In August, Microsoft will ship Internet Explorer 8 Beta 2, the second major milestone of its upcoming Web browser. Whereas Beta 1, released in March, focused primarily on developer features, Beta 2 will be about end users. And while I wish I had some new UI bits to show you today, that will have to wait. Instead, this week, Microsoft is talking about the new and improved security features that it will debut in IE 8 Beta 2. These features constitute the bulk of the work Microsoft is doing around security in IE 8, so this overview will provide an interesting snapshot of what we can expect.
A quick look back at recent IE security advances
To put the security functionality of IE 8 in perspective, let's first look back at some of the security features Microsoft introduced in IE 7 (see my review) and in IE 8 Beta 1 (see my review). As a major release of the browser, IE 7 included a number of security advances, such as Protected Mode (Vista only), ActiveX Opt-In, international domain spoofing protection, and more. There were also related advances around the Manage Add-ons UI.
In IE 8 Beta 1, Microsoft added a few security enhancements as well. The most obvious was domain highlighting. But as it turns out, Microsoft in IE 7 Beta 1 also at least partially implemented a few of the other security advances I'll describe below. But they're only now discussing these changes, and of course IE8 Beta 2 will complete the picture. Let's see what's going on with IE 8 security.
Security in IE 8
From a security perspective, IE 7 is already an excellent product, especially on Windows Vista, where you can take advantage of Protected Mode. But with online threats evolving, Microsoft is taking steps to address new types of attacks in IE 8. Here's what they're doing.
In order to protect users, IE 8 highlights the relevant part of the loaded URL in the Address Bar so that you can see which site you're really visiting. This is particularly important for sites that have incredibly long URLs, as is often the case with malicious sites that attempt to fool you into believing you're at another, trusted, site. And when a site uses a raw IP address instead of a domain name, the Address Bar will turn red, alerting you to the potential threat. (Legitimate Web sites do not use raw IP addresses.)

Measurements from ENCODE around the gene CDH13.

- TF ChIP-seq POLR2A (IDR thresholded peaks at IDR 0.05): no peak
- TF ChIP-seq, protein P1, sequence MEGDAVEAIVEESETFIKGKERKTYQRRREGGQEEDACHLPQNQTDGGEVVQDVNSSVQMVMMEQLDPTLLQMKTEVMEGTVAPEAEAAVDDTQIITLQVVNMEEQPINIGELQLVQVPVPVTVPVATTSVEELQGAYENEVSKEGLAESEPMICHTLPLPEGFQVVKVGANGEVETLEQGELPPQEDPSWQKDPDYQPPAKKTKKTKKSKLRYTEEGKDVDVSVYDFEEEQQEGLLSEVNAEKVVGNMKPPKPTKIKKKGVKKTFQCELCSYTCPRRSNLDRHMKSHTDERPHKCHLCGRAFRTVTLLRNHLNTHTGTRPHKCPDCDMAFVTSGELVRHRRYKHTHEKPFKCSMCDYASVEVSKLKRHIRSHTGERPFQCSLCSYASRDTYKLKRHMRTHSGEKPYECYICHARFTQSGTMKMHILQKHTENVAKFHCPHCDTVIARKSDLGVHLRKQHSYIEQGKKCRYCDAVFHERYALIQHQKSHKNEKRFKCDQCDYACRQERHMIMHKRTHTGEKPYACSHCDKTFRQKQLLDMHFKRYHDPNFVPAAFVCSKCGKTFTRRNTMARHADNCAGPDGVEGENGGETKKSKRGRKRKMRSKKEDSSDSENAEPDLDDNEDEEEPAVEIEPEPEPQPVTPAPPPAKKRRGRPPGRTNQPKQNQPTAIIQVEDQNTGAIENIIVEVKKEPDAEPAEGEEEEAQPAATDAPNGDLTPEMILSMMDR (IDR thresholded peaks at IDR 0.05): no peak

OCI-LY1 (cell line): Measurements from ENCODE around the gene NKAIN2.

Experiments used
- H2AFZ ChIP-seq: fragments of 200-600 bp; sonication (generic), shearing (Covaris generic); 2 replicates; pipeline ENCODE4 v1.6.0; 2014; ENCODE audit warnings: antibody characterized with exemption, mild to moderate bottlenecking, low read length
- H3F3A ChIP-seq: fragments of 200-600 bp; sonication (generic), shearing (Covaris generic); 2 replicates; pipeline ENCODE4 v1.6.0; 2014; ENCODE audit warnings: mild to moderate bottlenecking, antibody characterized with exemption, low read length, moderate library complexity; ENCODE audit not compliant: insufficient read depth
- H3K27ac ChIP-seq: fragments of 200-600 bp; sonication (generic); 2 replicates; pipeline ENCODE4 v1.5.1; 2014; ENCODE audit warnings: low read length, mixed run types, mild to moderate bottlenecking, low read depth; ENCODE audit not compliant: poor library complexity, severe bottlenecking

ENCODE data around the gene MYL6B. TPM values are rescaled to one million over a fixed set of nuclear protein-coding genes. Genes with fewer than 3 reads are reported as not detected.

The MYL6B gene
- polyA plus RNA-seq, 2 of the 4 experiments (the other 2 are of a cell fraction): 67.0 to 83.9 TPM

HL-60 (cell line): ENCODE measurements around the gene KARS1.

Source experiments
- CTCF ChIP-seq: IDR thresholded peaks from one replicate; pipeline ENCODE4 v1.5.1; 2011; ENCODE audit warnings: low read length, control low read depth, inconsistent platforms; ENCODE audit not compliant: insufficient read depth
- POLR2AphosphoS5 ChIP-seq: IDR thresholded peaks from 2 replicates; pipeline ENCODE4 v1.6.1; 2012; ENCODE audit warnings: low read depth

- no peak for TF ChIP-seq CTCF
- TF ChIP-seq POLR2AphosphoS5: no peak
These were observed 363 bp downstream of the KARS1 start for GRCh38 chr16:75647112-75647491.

Where IE 7 had the phishing filter, IE 8 adopts a new and improved version, which has been renamed to the SmartScreen Filter. As with its predecessor, the IE 8 SmartScreen Filter provides anti-phishing functionality. But it also helps protects against other classes of malicious Web sites, including those that have been set up specifically to deliver malware to users. Similar in functionality to the malware protection in Firefox 3 (see my review), the SmartScreen Filter consults with a blacklist to prevent known-malicious sites from delivering malware. To warn the end user, the browser window is colored red in a very obvious way and the user is given the choice to return to their home page or disregard the warning and continue. And because this is IE, administrators can use Group Policy (GP) to turn off that disregard option.
If the SmartScreen Filter discovers a site that isn't on the blacklist but trips certain heuristics--like an IP-based site that's asking for your credit card number--it will display a different pop-down dialog alerting you to the potential issue. Like most other IE-based warnings, this dialog originates from the Information Bar and appears over the browser window.
The SmartScreen Filter also pops up during downloads. In the case of a normal download, a new bit of SmartScreen Filter text will appear at the bottom of the download window, noting that the originating site "has not been reported as a source of unsafe downloads." However, for malicious sites, you'll get an "Unsafe Download Blocked" dialog. You can, of course, unblock the download if you'd like. (Unless, of course, a system administrator has turned off this functionality via GP.)
Changes to ActiveX